HC Deb 01 July 1996 vol 280 cc566-70

'.—(1) The Secretary of State may by order provide for the Commission to include in any multiplex licence granted in respect of one frequency to which section 26 applies such conditions relating to the broadcasting of programmes in Gaelic for reception wholly or mainly in Scotland as may be specified in, or determined by them under, the order.

(2) The Secretary of State may by order require the holder of a multiplex licence ("the holder"), in complying with any such conditions, to broadcast programmes in Gaelic supplied by each of the persons mentioned in subsection (4) ("the suppliers") amounting to such minimum number of hours (if any) of transmission time per year as may be specified in the order in relation to that supplier.

(3) For the purpose of enabling the holder to comply with any such conditions and any obligation imposed by virtue of subsection (2), it shall be the duty of each supplier to provide the holder, free of charge, with such programmes in Gaelic which have been broadcast by the supplier as the holder may request.

(4) The suppliers are—

  1. (a) the BBC,
  2. (b) the Channel Four Television Corporation,
  3. (c) any holder of a Channel 3 licence to provide a regional Channel 3 service (within the meaning of Part I of the 1990 Act) for reception wholly in Scotland, and
  4. (d) such other persons providing television broadcasting services as may be specified by order by the Secretary of State.

(5) Subsection (3) shall not apply in relation to any programme first broadcast by the supplier concerned—

  1. (a) before I January 1993, or
  2. (b) in the period beginning on 1 January 1993 and ending on 31 March 1997, if the supplier has no right to broadcast it again or has such a right but is not entitled to transfer it to the holder.

(6) The holder may broadcast any programme supplied by virtue of subsection (3) on one occasion only.

(7) The holder shall consult Comataidh Craolaidh Gaidhlig and the suppliers about—

  1. (a) the quantity of programmes likely to be requested by the holder from each supplier by virtue of subsection (3), and
  2. (b) the schedules proposed for the broadcast by the holder of programmes supplied by virtue of that subsection.

and shall have regard to any comments made as a result of such consultation.

(8) Any order under this section shall be subject to annulment in pursuance of a resolution of either House of Parliament.

(9) In this section "Gaelic" means the Gaelic language as spoken in Scotland.'.—[Mr. Sproat.]

Brought up, and read the First time.

Mr. Sproat

I beg to move, That the clause be read a Second time.

Mr. Deputy Speaker (Sir Geoffrey Lofthouse)

With this, it will be convenient to discuss also new clause 39—Financing of programmes in Gaelic out of Gaelic Television Fund'(1) Section 183 of the 1990 Act (financing of television programmes in Gaelic out of Gaelic Broadcasting Fund) is amended as mentioned in subsections (2) and (3). (2) In subsection (6) there is inserted after the second 'Committee', "for broadcast on an analogue service". (3) After subsection (6) there is inserted:— (6A) The Committee shall seek to coordinate the provision of Gaelic television programmes broadcast in Scotland using digital capacity on a multiplex service; and may do this by applying for a digital additional service licence under section 22 of the Broadcasting Act 1996, either:

  1. (a) on its own, or
  2. (b) in association with other interested bodies.".'.

Mr. Sproat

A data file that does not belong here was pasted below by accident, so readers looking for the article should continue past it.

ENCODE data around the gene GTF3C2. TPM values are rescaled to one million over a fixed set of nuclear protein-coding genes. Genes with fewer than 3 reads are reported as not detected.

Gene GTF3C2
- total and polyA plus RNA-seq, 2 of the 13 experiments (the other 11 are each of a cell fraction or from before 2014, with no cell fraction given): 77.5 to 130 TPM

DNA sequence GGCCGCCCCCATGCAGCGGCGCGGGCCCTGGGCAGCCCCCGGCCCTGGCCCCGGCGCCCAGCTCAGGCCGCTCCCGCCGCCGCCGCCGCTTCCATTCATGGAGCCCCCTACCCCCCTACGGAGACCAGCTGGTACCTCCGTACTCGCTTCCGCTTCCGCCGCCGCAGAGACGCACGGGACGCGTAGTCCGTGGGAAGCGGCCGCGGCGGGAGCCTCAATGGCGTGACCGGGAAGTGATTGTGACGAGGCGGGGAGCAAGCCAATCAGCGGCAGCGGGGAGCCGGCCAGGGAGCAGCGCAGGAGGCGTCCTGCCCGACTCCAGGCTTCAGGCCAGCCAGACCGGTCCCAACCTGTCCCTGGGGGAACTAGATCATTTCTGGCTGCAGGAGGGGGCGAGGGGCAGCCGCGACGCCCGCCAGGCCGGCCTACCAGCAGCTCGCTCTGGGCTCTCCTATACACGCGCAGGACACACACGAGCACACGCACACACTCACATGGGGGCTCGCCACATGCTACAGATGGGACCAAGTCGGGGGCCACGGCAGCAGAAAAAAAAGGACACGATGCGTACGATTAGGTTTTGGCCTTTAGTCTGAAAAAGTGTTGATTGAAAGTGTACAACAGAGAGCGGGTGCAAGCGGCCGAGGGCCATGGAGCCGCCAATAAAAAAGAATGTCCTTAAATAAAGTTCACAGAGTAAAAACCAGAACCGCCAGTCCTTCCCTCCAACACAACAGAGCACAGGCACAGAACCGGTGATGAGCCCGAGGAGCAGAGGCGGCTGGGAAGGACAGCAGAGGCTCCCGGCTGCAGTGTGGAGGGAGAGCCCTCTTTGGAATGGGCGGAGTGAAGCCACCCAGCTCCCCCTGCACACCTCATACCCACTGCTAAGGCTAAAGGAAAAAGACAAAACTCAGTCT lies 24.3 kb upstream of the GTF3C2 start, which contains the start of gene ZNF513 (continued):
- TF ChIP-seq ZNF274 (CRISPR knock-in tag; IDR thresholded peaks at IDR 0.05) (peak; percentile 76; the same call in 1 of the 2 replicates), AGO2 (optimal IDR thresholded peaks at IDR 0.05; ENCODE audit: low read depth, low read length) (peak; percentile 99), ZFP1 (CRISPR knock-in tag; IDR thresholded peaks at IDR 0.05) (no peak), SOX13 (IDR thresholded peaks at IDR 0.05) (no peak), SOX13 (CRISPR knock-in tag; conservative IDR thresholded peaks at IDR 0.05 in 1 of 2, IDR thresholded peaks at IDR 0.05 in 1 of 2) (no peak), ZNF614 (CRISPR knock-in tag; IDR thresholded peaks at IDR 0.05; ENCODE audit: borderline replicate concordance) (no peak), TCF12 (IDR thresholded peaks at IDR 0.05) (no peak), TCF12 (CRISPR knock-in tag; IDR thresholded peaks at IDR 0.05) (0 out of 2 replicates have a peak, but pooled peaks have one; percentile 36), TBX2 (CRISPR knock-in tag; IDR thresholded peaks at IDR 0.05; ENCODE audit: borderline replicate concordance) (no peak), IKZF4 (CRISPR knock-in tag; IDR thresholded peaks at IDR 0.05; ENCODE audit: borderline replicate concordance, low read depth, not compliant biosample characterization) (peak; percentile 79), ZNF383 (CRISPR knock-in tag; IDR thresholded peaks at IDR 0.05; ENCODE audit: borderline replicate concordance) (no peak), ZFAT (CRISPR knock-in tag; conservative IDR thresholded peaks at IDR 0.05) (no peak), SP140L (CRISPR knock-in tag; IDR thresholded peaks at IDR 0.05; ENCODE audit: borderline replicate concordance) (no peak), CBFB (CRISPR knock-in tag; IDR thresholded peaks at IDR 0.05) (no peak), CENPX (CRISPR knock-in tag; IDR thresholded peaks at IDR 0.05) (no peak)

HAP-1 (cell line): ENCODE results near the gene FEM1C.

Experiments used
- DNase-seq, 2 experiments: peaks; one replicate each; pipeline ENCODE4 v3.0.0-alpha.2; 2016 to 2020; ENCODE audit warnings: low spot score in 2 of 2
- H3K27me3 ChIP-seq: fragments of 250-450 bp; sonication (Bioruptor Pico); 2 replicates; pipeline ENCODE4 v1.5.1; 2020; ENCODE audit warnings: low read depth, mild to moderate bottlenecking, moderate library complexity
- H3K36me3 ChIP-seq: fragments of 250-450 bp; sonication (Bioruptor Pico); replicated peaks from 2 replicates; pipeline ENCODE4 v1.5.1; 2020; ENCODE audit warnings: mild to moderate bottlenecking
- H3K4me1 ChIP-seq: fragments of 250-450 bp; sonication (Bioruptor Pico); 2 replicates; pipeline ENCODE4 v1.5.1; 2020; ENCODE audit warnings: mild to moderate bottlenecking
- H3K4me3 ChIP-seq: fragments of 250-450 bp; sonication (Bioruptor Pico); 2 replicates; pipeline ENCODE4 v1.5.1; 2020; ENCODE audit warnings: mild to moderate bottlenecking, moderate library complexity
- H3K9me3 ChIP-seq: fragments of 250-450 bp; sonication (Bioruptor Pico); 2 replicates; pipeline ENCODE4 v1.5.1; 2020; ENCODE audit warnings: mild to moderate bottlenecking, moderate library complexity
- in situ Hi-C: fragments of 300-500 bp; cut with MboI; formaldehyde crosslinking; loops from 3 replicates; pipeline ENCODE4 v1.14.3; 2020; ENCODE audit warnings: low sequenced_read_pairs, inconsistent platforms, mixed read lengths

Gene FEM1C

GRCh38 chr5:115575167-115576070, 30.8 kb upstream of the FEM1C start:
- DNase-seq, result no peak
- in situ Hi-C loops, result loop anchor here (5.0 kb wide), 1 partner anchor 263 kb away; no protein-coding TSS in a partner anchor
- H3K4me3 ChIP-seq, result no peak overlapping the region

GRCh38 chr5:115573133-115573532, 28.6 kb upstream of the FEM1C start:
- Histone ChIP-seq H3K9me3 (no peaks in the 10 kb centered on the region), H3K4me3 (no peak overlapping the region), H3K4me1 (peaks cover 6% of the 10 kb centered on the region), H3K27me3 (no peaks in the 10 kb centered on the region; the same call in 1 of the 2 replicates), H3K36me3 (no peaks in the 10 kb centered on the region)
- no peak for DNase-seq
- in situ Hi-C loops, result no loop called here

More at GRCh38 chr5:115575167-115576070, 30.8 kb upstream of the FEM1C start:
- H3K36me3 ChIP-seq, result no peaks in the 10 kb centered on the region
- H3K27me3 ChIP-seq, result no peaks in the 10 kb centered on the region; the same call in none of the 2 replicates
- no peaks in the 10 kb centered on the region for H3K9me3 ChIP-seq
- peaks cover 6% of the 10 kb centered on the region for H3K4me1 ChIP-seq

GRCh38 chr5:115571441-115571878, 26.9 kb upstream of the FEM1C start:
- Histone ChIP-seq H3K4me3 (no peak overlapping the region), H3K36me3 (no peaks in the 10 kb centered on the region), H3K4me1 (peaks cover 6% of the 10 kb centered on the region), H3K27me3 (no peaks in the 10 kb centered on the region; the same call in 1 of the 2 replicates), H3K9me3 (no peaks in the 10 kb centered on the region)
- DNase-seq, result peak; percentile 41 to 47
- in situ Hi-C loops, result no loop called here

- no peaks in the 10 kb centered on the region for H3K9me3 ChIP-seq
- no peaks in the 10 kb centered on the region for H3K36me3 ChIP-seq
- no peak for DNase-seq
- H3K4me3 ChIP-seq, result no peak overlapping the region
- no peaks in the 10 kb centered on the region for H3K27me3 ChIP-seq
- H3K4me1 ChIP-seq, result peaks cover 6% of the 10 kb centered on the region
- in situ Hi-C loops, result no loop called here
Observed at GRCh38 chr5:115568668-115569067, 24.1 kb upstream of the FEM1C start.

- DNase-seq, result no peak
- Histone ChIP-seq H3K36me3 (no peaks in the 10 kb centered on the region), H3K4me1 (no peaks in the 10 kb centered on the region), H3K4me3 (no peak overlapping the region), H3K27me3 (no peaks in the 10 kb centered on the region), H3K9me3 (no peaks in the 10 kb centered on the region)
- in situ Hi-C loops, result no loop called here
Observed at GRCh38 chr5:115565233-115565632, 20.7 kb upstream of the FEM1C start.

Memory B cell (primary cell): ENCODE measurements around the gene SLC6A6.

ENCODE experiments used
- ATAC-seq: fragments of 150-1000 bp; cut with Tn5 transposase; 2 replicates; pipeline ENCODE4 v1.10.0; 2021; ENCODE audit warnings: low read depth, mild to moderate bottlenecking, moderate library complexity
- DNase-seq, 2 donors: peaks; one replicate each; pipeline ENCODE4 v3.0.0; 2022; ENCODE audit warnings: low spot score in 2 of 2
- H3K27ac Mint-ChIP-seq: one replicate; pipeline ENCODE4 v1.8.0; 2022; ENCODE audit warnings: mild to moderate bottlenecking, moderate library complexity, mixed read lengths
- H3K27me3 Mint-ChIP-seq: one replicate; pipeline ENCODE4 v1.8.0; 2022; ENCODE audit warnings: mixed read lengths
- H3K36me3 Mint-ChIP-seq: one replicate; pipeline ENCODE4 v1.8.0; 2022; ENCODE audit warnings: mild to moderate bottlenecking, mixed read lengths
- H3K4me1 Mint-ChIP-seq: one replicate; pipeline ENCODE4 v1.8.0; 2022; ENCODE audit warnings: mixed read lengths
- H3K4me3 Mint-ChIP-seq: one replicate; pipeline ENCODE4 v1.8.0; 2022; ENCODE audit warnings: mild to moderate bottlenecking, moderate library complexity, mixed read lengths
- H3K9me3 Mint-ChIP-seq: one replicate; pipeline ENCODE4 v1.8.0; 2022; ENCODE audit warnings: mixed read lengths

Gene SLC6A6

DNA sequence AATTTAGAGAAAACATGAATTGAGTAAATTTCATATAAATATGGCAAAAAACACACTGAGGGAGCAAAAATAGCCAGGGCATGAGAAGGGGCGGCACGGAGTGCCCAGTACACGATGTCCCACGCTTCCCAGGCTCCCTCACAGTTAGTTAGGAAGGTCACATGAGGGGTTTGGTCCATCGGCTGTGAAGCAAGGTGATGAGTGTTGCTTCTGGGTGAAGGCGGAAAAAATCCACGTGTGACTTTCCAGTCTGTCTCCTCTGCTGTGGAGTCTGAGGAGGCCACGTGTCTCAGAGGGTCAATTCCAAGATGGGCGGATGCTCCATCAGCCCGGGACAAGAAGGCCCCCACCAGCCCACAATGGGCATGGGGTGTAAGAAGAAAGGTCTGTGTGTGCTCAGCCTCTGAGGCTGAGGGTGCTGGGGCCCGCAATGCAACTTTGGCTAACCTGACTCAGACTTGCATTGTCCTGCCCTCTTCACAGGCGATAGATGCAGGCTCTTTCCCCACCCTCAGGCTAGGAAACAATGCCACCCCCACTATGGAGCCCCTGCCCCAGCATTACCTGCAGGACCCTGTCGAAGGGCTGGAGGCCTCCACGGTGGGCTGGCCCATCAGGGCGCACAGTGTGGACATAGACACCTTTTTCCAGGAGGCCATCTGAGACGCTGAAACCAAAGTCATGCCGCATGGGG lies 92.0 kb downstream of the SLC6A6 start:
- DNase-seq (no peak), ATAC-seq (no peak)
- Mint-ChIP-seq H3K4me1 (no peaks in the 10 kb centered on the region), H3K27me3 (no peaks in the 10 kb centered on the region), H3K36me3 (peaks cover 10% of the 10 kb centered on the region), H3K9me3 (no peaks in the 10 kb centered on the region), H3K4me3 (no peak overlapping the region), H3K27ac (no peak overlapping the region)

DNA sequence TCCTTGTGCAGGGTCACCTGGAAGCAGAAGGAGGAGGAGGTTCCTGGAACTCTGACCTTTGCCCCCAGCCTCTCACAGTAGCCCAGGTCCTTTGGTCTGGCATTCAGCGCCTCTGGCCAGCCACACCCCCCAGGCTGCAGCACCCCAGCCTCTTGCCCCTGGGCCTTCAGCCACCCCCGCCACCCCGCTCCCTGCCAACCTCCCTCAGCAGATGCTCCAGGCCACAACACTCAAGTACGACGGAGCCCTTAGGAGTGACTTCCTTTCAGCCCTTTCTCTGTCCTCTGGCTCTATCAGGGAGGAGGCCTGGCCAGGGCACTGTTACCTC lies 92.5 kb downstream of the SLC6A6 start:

The new clause will increase the amount of Gaelic television programmes broadcast at peak time in Scotland. As I stated in Committee, the Government intend to place an obligation on the ITC to ensure that the operator of the third digital multiplex service includes in Scotland a minimum of half an hour of Gaelic programmes in peak time every day as part of its service. The clause also places an obligation on existing broadcasters of Gaelic programmes to make available free of charge Gaelic programmes that they have previously broadcast for retransmission as part of the digital multiplex service.

I must make clear that the Government intend that any additional costs should be met entirely by the broadcasters and not by the Gaelic Television Committee. To this end, we will be asking the ITC to monitor the costs of committee-funded programmes closely to ensure that the broadcasters do not pass on additional costs to the committee. Taken together, the new measures will significantly increase the amount of Gaelic programming available at peak times in Scotland, and I hope that they will be warmly welcomed by the Gaelic-speaking community.

4.15 pm
Mr. Robert Maclennan (Caithness and Sutherland)

I welcome the measure contained in new clause 26, which will help to put in place the mechanism to allow the proposed half hour of Gaelic programmes to be broadcast on one of the new digital.multiplexes. While the measure is broadly acceptable, will the Minister clarify what he understands to be the purpose and effect of subsection (4)(d)? If the Gaelic Television Committee were to become a broadcaster in its own right, will that subsection enable it to provide programmes directly to the multiplex holder?

I commend to the Minister and to the House new clause 39, standing in my name and that of the hon. Member for Kirkcaldy (Dr. Moonie). The Gaelic Televison Committee welcomed the Government's announcement in Committee on 9 May that a minimum of half an hour per day would be allocated for Gaelic broadcasts on one of the new digital terrestrial channels. This has been seen as a definite step in the right direction, but there is concern that the committee will still be unable to operate as a broadcaster. The Gaelic Television Committee may still be held to ransom by broadcasters to subsidise what they decide are the Gaelic programmes that they ought to put out.

There may be some conflict of interest between the 68,000 Gaelic speakers, to whom the Minister referred, and the wider community that has been targeted by the makers of Gaelic programmes—with some considerable success—in Scotland. The Gaelic Television Committee is anxious that the interests of the Gaels should not be overlooked.

Mr. Dafis

Does the hon. Gentleman look forward to the day when similar provision as is made for Gaelic speakers in Scotland and Welsh speakers in Wales is made for speakers of the Irish language in Northern Ireland? Would he welcome the establishment of an Irish language television fund or committee that could provide programmes to be shown on the new Irish language television channel, Teilifis Na Gaelige, emanating from the Irish Republic?